But does it really say we must accept Christ now, in this life, before we die, or face eternal, conscious suffering without the possibility of repentance?

Well, Jesus did tell his Jewish audience in Luke 13:3 and 5 that "accidents" (vs 4) and "political injustice" (vs 1) would be their lot if they did not repent. Was this a general statement for all people at all times, everywhere, or was it a special warning of the national judgment from God that was coming to the Jewish people soon? And was it speaking about eternal hell, as traditionalists maintain, or was it simply talking about the way his audience could expect to die? Just as Jesus warned, all of the Jews of the 1st century either suffered the normal vicissitudes of life depicted by the accidental wall collapse -- dying randomly without any special protection by God -- or the special trouble that Jerusalem experienced at Roman hands. That troublous time, which Jesus warned his people of, wept for, and instructed his followers how to avoid, was one of the worst times of human history. (See Luke 19:41-44, Matthew 23:37 and 24:15) But we also submit that Jesus died for those folks too, and though they suffered in this life, and many died in agony, they will be resurrected and enjoy the great promises and privileges of eternal life in the new, regenerated Israel -- the reign of Messiah. We cannot accept Luke 13:3 as a statement that supports traditional views of "hell".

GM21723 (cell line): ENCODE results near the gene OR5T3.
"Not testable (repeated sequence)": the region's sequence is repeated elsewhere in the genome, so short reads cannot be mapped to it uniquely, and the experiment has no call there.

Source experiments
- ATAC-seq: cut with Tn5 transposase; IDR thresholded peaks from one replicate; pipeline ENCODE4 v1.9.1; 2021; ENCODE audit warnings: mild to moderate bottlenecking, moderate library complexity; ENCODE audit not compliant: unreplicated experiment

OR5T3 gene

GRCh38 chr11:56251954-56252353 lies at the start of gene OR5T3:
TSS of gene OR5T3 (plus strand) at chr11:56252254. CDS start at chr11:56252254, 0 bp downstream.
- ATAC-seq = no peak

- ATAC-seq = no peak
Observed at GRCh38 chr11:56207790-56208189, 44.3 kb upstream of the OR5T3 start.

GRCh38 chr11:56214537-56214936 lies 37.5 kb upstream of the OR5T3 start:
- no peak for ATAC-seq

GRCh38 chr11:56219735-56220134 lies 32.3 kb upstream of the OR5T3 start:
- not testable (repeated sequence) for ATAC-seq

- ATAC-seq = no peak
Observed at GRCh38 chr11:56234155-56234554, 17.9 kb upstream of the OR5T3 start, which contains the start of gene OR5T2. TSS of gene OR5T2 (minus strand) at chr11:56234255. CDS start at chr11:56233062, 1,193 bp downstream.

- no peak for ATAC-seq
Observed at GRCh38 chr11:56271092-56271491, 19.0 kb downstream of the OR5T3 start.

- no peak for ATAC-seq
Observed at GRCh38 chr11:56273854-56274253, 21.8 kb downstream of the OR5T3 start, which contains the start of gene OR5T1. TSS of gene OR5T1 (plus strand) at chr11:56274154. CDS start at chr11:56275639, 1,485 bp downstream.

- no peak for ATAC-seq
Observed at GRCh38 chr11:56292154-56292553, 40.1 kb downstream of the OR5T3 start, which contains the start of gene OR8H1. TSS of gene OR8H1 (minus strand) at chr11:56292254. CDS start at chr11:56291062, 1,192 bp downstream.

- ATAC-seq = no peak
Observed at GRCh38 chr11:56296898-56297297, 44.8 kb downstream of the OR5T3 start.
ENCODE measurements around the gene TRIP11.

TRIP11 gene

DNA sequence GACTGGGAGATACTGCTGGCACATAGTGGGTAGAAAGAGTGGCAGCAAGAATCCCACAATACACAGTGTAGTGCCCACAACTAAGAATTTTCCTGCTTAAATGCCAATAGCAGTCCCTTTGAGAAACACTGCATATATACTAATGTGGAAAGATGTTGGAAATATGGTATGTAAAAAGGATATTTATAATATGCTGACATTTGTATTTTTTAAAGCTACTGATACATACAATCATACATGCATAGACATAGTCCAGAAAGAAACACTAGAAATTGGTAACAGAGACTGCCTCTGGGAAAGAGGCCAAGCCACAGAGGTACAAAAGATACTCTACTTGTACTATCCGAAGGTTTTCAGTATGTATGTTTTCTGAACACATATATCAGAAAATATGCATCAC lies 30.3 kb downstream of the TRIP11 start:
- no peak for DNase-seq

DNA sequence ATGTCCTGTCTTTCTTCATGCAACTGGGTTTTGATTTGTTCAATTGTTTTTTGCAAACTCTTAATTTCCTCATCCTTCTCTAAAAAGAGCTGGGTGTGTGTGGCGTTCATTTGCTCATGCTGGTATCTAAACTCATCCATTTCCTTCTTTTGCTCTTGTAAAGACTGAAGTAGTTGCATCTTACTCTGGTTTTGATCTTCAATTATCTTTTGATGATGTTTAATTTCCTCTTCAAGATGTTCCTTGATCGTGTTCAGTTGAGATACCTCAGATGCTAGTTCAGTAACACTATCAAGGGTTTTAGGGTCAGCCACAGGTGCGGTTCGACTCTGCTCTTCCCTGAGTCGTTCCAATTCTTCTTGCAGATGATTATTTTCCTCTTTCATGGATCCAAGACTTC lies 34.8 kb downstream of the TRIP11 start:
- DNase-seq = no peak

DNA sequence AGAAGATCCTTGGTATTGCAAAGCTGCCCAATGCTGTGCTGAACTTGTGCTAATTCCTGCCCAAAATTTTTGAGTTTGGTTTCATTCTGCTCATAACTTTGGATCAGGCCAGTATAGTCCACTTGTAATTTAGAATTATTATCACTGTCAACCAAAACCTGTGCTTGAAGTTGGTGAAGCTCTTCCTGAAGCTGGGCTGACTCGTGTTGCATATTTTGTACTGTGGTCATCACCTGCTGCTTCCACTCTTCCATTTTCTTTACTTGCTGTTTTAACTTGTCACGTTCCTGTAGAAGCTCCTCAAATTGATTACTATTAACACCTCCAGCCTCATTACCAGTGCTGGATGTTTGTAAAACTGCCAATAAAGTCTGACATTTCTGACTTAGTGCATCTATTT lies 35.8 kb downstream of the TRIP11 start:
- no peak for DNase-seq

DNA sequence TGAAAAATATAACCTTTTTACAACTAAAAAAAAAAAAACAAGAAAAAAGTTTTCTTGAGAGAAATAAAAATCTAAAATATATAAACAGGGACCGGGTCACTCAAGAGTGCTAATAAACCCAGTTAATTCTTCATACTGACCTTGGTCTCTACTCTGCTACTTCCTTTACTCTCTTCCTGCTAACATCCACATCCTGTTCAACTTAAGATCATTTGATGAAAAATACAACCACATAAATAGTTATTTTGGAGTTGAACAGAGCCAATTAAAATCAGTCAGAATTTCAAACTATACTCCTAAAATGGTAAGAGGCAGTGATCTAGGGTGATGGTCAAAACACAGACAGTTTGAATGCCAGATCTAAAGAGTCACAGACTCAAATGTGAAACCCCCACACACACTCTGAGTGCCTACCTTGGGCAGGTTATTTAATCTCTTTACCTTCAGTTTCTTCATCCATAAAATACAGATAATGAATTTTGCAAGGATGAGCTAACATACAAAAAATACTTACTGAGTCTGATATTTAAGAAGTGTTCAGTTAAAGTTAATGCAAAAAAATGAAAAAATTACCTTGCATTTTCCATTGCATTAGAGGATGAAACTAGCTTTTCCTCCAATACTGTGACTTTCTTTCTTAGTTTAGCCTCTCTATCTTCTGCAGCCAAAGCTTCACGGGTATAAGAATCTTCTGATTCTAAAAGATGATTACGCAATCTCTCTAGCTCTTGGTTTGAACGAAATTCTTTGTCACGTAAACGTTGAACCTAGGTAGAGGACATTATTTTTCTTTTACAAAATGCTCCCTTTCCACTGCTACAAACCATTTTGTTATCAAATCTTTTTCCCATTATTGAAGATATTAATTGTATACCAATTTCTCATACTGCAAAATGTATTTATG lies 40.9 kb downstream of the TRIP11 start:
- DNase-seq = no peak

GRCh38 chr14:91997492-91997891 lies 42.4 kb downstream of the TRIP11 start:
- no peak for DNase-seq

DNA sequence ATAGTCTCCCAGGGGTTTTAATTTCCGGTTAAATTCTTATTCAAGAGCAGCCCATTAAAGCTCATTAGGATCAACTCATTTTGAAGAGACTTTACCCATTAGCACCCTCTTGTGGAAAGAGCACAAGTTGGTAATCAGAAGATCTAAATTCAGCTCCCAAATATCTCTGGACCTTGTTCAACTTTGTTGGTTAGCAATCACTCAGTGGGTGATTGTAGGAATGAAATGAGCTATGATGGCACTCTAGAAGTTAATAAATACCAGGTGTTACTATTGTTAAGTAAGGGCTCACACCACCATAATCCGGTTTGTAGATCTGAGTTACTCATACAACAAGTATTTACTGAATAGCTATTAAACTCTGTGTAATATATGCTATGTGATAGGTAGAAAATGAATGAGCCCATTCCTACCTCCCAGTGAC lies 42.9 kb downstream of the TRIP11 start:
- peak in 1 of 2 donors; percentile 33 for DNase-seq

Another text commonly used to say that all people must accept Christ now, or burn forever, is Hebrews 9:27: "It is appointed unto men once to die, and after this the judgment." No question, it says that men die once, and that judgment comes afterward. But it does not state that "judgment" excludes the possibility of repentance, change, learning, or redemption. Further, a careful look at the context of this passage reveals that the "men" referred to are the high priests of ancient Israel, whose death had an impact in matters of judgment. In the law type, which Hebrews 9 is extolling as an evidence of God's mercy, murderers were instructed to go to a city of refuge, where they awaited the death of the high priest. When the high priest died, the judgment was that now they were to go free. And so the writer of Hebrews draws another lesson from the experience of typical Israel; just as that human priest died, and the next phase of those previously judged was release, so the thing that follows Christ's bearing of human sin is an age of grace -- appearing "without a sin offering, unto salvation." Nothing in this text implies that Jesus draws a line in the sand, beyond which his precious blood cannot go. Instead, it opens the door of hope to everyone.